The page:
Researchers find way of developing composites that self-heal at very low temperatures
Scientists have developed a method of allowing materials, commonly used in aircraft and satellites, to self-heal cracks at temperatures well below freezing.
The paper, published in Royal Society Open Science, is the first to show that self-healing materials can be manipulated to operate at very low temperatures (-60°C).
The team, led by the University of Birmingham (UK) and Harbin Institute of Technology (China), state that it could be applied to fibre-reinforced materials used in situations where repair or replacement is challenging such as offshore wind turbines, or even 'impossible', such as aircraft and satellites during flight.
Self-healing composites are able to restore their properties automatically, when needing repair. In favourable conditions, composites have yielded impressive healing efficiencies. Indeed, previous research efforts have resulted in healing efficiencies above 100%, indicating that the function or performance of the healed material can be better than that prior to damage.
However, until this paper, healing was deemed insufficient in adverse conditions, such as very low temperature.
Similarly to how some animals in the natural world maintain a constant body temperature to keep enzymes active, the new structural composite maintains its core temperature.
Three-dimensional hollow vessels, with the purpose of delivering and releasing the healing agents, and a porous conductive element, to provide internal heating and to defrost where needed, are embedded in the composite.
Yongjing Wang, PhD student at the University of Birmingham, explained, "Both of the elements are essential. Without the heating element, the liquid would be frozen at -60°C and the chemical reaction cannot be triggered. Without the vessels, the healing liquid cannot be automatically delivered to the cracks."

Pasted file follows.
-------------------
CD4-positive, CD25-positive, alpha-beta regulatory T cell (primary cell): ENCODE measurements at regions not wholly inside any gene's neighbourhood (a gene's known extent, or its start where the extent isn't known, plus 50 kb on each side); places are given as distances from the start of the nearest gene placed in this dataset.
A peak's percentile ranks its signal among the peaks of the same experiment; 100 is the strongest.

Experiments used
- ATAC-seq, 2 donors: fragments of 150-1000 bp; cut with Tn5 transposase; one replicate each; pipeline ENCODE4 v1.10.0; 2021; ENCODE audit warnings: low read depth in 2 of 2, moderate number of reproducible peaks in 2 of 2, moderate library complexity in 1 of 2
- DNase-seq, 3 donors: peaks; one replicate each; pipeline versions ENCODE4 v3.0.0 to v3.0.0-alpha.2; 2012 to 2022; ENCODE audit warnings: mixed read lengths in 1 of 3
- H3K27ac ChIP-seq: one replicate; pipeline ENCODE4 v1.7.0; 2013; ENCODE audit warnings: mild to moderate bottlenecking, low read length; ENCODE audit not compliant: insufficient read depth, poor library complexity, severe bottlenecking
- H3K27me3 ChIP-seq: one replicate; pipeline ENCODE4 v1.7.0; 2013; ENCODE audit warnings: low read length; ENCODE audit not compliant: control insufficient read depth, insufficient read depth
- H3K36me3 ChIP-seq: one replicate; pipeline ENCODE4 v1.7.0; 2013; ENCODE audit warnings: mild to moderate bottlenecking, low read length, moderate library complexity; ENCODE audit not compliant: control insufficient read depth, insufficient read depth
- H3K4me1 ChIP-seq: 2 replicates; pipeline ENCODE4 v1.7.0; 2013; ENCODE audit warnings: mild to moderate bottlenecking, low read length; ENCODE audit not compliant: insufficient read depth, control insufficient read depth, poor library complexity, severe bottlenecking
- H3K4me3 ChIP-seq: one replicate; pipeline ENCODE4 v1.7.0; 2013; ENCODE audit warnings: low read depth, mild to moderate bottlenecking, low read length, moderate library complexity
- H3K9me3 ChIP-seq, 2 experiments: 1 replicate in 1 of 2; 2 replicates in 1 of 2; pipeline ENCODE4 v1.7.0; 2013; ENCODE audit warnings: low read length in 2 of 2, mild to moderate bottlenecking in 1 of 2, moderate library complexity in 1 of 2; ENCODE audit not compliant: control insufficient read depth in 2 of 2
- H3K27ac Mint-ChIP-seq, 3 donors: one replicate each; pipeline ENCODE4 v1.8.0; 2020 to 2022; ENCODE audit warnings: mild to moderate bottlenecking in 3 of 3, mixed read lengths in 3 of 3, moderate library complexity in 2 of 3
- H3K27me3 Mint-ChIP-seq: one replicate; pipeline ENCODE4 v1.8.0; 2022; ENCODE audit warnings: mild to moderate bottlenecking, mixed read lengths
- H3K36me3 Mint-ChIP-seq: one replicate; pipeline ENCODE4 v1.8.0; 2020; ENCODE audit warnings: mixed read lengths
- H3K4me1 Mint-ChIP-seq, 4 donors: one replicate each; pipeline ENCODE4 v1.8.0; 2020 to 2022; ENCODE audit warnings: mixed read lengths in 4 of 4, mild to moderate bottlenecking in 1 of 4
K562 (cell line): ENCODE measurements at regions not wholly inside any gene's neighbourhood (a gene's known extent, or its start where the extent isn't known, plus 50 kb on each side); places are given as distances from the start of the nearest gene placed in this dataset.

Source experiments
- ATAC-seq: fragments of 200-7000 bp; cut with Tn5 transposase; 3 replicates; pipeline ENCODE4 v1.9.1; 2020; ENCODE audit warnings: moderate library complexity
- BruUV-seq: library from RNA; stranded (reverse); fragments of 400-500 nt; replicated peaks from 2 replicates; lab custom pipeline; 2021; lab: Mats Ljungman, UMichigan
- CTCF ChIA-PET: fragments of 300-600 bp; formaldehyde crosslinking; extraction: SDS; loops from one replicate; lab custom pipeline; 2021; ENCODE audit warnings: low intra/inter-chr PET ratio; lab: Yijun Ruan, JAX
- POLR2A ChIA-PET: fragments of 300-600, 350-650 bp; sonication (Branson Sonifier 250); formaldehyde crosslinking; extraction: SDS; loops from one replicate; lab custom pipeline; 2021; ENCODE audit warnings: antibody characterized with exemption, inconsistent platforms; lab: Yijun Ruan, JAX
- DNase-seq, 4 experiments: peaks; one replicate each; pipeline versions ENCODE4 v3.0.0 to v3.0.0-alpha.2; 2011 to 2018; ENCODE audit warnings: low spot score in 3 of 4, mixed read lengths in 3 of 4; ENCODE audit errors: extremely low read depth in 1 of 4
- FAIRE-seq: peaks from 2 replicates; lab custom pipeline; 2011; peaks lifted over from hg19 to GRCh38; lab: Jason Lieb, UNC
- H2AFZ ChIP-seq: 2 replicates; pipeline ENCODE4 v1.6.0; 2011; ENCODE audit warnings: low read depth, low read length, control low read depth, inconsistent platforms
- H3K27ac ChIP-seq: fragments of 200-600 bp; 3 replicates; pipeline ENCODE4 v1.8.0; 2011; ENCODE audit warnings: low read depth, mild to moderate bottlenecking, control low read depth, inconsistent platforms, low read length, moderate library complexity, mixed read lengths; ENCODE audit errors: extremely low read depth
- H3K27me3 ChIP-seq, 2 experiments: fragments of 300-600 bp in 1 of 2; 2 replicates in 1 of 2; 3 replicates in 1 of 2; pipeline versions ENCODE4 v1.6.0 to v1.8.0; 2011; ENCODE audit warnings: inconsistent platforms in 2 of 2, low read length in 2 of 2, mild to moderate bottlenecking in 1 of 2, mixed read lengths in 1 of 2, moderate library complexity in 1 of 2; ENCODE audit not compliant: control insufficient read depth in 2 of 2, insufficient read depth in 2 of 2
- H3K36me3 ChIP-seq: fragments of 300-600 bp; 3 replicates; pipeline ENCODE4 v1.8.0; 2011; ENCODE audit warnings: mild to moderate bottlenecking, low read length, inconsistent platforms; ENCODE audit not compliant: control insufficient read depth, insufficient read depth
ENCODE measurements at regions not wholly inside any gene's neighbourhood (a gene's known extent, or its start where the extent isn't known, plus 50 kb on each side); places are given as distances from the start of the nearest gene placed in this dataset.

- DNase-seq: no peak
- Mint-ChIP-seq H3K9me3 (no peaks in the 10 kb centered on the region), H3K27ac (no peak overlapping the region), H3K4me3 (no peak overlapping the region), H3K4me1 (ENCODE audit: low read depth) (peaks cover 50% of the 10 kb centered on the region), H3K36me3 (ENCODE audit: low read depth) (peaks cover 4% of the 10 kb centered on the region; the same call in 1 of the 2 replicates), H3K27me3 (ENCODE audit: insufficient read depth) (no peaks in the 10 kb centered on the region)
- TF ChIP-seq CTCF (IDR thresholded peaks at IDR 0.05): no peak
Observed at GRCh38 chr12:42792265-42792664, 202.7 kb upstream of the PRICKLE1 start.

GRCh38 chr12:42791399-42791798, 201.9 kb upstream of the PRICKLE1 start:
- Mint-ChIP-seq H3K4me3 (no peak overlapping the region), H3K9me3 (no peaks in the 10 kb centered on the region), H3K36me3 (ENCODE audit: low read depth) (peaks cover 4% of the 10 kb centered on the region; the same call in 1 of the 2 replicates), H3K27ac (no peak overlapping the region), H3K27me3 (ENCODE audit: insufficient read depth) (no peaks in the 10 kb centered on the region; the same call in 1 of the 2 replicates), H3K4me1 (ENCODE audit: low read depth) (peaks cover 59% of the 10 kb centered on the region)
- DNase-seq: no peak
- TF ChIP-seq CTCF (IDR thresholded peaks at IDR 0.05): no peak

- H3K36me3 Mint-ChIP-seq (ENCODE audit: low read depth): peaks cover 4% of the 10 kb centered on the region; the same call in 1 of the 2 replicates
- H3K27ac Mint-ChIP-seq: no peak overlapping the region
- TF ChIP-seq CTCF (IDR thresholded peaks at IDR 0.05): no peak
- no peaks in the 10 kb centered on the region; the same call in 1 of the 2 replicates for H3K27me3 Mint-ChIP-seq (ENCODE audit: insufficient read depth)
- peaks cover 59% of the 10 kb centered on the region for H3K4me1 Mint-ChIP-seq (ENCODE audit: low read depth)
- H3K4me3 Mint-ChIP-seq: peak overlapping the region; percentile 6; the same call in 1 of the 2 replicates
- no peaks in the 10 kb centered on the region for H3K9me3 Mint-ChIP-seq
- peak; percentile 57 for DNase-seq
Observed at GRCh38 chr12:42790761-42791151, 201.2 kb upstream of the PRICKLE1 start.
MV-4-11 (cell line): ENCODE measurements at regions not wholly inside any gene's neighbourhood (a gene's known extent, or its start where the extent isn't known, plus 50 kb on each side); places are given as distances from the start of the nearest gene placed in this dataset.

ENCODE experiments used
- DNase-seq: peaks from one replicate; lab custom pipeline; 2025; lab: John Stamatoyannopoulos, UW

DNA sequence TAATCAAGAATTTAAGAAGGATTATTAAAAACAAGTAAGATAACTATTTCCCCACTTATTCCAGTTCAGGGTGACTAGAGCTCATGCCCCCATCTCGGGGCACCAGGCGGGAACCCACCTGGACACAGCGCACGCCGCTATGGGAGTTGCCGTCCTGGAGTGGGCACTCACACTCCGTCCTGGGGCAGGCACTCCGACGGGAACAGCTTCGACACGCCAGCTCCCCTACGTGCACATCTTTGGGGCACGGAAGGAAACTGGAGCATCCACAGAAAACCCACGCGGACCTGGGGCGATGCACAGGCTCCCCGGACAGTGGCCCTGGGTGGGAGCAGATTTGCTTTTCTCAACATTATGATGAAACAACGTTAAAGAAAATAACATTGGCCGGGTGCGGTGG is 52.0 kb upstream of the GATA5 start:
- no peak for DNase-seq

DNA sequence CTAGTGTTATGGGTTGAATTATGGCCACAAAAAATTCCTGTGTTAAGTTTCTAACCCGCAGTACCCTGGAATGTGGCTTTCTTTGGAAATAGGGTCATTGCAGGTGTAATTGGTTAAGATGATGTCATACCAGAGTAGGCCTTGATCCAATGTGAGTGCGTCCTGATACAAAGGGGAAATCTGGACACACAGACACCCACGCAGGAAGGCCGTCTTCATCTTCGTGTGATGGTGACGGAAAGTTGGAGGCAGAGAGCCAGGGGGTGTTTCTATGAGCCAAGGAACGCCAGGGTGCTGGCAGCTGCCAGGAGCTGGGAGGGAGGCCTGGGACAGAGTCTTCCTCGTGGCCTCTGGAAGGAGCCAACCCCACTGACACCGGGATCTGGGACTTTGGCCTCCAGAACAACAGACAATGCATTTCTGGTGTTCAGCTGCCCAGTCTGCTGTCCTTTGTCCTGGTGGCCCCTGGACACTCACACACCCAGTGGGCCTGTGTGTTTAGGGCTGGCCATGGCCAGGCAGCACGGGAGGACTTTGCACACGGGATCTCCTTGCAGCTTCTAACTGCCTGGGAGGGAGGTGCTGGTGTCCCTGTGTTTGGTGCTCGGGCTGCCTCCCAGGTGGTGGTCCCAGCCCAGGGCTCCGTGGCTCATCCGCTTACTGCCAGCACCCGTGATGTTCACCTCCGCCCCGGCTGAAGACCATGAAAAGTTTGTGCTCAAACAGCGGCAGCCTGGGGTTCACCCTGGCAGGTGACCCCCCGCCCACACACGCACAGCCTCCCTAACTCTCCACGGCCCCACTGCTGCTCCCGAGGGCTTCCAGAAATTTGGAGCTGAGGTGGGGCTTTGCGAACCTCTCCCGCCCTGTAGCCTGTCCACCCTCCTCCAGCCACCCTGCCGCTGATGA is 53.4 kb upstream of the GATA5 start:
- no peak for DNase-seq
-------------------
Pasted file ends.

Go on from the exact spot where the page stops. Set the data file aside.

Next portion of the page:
A healing efficiency of over 100% at temperatures of -60°C was obtained in a glass fibre-reinforced laminate, but the technique could be applied across a majority of self-healing composites.
Tests were run using a copper foam sheet or a carbon nanotube sheet as the conductive layer. The latter of the two was able to self-heal more effectively with an average recovery of 107.7% in fracture energy and 96.22% in peak load.
The healed fibre-reinforced composite, or host material, would therefore have higher interlaminar properties – that is the bonding quality between layers. The higher those properties, the less likely it is that cracks will occur in the future.
Mr Wang added, "Fibre-reinforced composites are popular due to them being both strong and lightweight, ideal for aircraft or satellites, but the risk of internal micro-cracks can cause catastrophic failure. These cracks are not only hard to detect, but also to repair, hence the need for the ability to self-heal."
The group will now look to eliminate the negative effects that heating elements have on peak load by using a more advanced heating layer. Their ultimate goal, however, is to develop new healing mechanisms for more composites that can recover effectively regardless the size of faults in any condition.